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Visitor preparedness for the Tongariro Alpine Crossing

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    Dhellemmes, A.; Leonard, G.S.; Potter, S.H.; Keys, H.; Tovey, J.; Smith, B.; Roux, M.; Marsden, R. 2016 Visitor preparedness for the Tongariro Alpine Crossing. Lower Hutt, N.Z.: GNS Science. GNS Science report 2016/56 ix, 113 p.; doi: 10.21420/G22013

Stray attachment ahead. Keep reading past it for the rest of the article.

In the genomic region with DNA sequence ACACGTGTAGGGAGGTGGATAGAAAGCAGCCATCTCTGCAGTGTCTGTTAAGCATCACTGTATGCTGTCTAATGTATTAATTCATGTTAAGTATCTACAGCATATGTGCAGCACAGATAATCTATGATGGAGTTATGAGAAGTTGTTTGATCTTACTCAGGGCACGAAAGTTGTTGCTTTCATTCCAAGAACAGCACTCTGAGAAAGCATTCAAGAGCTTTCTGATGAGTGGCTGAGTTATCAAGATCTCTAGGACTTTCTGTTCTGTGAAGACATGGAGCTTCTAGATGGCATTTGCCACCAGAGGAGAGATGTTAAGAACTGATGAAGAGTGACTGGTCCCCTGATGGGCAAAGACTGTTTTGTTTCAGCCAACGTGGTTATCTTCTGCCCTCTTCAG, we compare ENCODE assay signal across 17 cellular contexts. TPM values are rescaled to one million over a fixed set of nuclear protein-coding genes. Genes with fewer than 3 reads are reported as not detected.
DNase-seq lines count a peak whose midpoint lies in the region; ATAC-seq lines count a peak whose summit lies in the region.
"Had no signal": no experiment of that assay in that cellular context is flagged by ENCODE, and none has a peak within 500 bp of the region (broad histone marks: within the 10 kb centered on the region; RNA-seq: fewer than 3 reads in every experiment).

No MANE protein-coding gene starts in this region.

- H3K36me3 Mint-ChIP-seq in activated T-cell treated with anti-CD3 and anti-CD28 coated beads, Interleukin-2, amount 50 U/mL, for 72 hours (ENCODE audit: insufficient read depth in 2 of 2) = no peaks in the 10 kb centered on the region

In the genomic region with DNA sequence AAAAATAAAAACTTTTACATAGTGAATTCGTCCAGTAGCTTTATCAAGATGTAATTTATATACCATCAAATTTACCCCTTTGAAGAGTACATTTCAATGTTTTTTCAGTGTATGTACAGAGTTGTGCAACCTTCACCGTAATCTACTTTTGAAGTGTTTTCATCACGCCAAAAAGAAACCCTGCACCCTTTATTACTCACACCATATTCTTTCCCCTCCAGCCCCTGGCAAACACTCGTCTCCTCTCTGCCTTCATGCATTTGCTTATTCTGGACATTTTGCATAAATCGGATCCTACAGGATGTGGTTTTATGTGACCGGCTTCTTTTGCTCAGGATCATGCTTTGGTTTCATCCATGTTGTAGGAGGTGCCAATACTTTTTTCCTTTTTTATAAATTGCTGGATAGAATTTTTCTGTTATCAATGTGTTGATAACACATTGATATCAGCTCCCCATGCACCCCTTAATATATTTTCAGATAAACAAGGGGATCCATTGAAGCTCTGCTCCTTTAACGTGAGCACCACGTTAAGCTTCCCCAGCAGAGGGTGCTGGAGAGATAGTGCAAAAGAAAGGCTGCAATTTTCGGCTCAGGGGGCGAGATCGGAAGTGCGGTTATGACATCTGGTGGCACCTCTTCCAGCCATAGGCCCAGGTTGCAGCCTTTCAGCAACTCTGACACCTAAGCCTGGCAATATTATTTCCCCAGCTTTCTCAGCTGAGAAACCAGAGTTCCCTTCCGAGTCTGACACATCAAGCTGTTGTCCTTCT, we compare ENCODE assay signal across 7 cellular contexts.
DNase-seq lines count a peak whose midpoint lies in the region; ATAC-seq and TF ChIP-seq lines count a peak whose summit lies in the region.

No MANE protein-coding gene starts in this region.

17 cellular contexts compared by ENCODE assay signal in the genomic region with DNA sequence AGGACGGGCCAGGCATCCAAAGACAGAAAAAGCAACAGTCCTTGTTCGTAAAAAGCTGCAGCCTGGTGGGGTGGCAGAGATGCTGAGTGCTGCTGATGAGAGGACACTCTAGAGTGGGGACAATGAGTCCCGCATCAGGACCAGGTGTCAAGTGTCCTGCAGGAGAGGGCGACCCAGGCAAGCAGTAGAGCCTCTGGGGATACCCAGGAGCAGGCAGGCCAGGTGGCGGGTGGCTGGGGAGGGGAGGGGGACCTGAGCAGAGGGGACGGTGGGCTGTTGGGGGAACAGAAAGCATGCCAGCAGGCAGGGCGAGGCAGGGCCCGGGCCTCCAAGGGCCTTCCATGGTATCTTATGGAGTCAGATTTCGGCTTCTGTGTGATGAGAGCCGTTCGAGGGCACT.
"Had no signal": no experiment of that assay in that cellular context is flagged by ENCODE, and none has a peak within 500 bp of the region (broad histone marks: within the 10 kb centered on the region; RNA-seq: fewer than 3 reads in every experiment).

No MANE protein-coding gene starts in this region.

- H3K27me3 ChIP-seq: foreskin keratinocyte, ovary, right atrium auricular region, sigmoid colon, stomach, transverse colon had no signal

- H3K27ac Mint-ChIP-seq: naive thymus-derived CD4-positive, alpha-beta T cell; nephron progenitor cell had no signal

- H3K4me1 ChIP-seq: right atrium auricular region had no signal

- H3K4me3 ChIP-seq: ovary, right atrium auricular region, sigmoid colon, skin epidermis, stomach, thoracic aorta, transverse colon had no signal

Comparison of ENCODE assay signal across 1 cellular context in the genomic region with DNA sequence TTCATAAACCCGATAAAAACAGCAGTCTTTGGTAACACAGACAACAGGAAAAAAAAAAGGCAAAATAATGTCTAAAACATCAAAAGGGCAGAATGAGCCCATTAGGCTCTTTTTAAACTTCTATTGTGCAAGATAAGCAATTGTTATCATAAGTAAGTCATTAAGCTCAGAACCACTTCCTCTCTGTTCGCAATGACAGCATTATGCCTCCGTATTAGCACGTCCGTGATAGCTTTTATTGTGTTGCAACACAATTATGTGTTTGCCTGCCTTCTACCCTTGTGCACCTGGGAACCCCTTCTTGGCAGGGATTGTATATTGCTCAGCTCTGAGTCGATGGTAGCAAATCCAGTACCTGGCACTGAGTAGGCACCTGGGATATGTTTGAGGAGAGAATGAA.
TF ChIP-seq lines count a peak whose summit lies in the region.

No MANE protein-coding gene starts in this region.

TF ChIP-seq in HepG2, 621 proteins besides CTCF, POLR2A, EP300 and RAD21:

Abstract: This study is a collaborative effort between several organisations with the purpose of evaluating hikers’ preparedness on the Tongariro Alpine Crossing (TAC), the most famous day hike in Tongariro National Park (TNP). The results of this study are meant to help improve TAC visitors’ safety. The survey and the further analysis of the results were undertaken by GNS Science. The other organisations involved were: Mountain Safety, Department of Conservation (DOC), the Joint Centre for Disaster Research (JCDR, Massey University), MetService, New Zealand Police, the Tourism Industry Association, and some of the local operators in and around Tongariro National Park. Previous surveys undertaken among TAC visitors investigated visitors’ experience and enjoyment of the hike (Gibson, 1996; Blaschke, 2007; Angus & Associates, 2012), and volcanic risk awareness (Coomer and Leonard, 2005; Keys et al. 2015). The primary focus of this study is safety of all TAC visitors, which can be compromised by the following hazards: weather and alpine conditions, volcanic risk, and underestimating the difficulty of the track However, the biggest focus of this study is on the weather and whether or not visitors are prepared for sudden weather changes which are frequent in alpine environments. The questions asked of TAC visitors focussed on these topics: their trip intentions, their awareness of the different risks on the TAC, their preparedness (equipment brought, intentions left with someone), how they decided which day to hike the TAC, information they got before setting out and what they learnt from this information. Two survey sessions were carried out during summer 2016. TAC hikers were directly interviewed at different locations along the TAC, mostly near or at Mangatepopo car park, where the large majority of visitors start hiking. A total of 350 interviews were completed. The weather conditions were recorded during the survey sessions in the field and compared to the weather forecasts from MetService, and the real weather data gathered by DOC and NIWA via different weather stations located in Tongariro National Park. This data was used mainly to compare respondents’ answers according to the different conditions within the survey period, and to determine how weather influences visitors’ decisions and behaviour. However, the weather conditions during the survey period were quite homogeneous, mostly marginal with some clouds, rain and a bit of wind. There were not any dangerous weather conditions during the survey work. The results of this survey showed that TAC visitors adapted their preparedness to the conditions. Respondents expressed a strong awareness of the weather conditions on the TAC (71% said this could compromise their safety) and almost all interviewed visitors had checked the weather forecast (88%) on the night before or in the morning of their walk. People were generally sufficiently equipped (hiking shoes, waterproof jacket, warm clothes…) and brought eno ugh food and water for a day hike. Some cross tabulation analysis showed that the weather forecast on the day before had influenced some of the respondents’ decisions. Their equipment tended to be slightly different and they usually reconsidered doing side trips when the conditions could worsen. According to the DOC visitor centre located in the Ketetahi bush, there were significantly more visitors when the weather conditions were the best. However, even if warm and sunny days tend to attract more people on the TAC, marginal weather conditions do not discourage visitors, and most of those who hiked in these conditions had schedule constraints that prevented them from hiking the TAC another day. The lack of flexibility among most of the TAC visitors was identified as a possible issue for safety. Indeed, the majority of the respondents only had one day available to hike the TAC, so they would possibly take more risks than if they had several days ahead to complete the walk. One day within the survey period was forecasted as particularly windy and cold compared to other days. This happened to be on a Sunday, and the weekends generally attract more people to the TAC. There were half the number of people walking compared to the Saturday before, however, many of those who were interviewed on that day mentioned the ‘good weather conditions’ as a reason for setting out on that day. This led to the hypothesis that TAC hikers paid more attention to the amount of rain and sun forecasted than to the wind speed and temperatures. However, it is the combination of strong wind and cold temperatures that can be lethal on alpine terrain. This could reflect a misunderstanding of how to interpret the weather forecast for the TAC. Another observed issue was the lack of awareness and information about volcanic hazards. Two years ago, a survey was undertaken (Keys et al., 2015) that showed a high awareness of and response to the electronic lights for volcanic risk, installed after the 2012 Te Maari eruption. This 2016 survey showed that volcanic hazards are not as concerning as they used to be for TAC visitors, since only 19% thought it could be a safety risk while walking on the TAC. The relative rarity of a volcanic eruption for TAC hikers might explain why their concern toward this risk was low, although the last eruption only happened four years before this survey. (auth)

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